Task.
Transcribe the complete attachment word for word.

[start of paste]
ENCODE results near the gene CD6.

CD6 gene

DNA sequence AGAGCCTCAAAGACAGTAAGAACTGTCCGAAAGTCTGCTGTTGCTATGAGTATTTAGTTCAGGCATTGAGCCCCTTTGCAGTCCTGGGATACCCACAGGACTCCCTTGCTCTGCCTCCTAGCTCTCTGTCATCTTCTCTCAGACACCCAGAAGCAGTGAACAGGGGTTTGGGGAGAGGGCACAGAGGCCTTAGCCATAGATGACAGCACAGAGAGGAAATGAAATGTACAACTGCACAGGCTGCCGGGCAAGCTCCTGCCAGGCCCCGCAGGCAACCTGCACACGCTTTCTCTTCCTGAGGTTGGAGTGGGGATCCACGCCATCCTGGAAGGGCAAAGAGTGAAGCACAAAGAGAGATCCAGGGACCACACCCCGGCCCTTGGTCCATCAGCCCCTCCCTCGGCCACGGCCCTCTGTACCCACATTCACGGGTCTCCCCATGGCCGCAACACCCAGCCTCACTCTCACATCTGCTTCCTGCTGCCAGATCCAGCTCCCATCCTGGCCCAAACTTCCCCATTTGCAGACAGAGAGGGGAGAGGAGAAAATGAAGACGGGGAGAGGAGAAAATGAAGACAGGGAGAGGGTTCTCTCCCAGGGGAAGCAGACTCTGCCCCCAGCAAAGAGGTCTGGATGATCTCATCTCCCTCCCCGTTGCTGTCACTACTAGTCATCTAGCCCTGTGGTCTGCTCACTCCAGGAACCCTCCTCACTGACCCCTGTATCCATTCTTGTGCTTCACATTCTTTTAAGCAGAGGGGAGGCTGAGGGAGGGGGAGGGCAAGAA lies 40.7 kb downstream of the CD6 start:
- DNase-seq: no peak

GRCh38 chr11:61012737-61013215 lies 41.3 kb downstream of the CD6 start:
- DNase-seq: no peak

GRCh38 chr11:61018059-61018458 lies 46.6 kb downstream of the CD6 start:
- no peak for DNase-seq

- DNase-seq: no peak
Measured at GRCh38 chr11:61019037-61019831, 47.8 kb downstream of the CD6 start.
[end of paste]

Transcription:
ENCODE results near the gene CD6.

CD6 gene

DNA sequence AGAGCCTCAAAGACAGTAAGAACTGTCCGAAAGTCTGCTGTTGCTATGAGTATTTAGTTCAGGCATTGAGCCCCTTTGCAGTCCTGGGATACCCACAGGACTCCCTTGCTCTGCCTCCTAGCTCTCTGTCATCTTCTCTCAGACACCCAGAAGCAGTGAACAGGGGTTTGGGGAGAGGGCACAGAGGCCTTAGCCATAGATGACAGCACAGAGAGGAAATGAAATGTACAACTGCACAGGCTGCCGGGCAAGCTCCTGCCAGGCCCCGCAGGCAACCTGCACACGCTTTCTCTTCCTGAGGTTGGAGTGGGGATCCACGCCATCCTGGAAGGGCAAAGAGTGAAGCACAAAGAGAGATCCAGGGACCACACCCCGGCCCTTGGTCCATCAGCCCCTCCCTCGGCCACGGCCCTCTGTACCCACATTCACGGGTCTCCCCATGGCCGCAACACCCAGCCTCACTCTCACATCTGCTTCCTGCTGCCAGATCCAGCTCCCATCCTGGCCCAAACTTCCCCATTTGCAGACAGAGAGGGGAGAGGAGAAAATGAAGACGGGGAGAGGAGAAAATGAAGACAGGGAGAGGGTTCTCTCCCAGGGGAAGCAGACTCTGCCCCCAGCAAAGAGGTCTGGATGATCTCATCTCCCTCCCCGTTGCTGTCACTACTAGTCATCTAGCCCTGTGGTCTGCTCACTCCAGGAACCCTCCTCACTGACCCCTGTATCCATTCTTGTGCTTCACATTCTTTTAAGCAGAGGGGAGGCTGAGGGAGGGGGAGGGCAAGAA lies 40.7 kb downstream of the CD6 start:
- DNase-seq: no peak

GRCh38 chr11:61012737-61013215 lies 41.3 kb downstream of the CD6 start:
- DNase-seq: no peak

GRCh38 chr11:61018059-61018458 lies 46.6 kb downstream of the CD6 start:
- no peak for DNase-seq

- DNase-seq: no peak
Measured at GRCh38 chr11:61019037-61019831, 47.8 kb downstream of the CD6 start.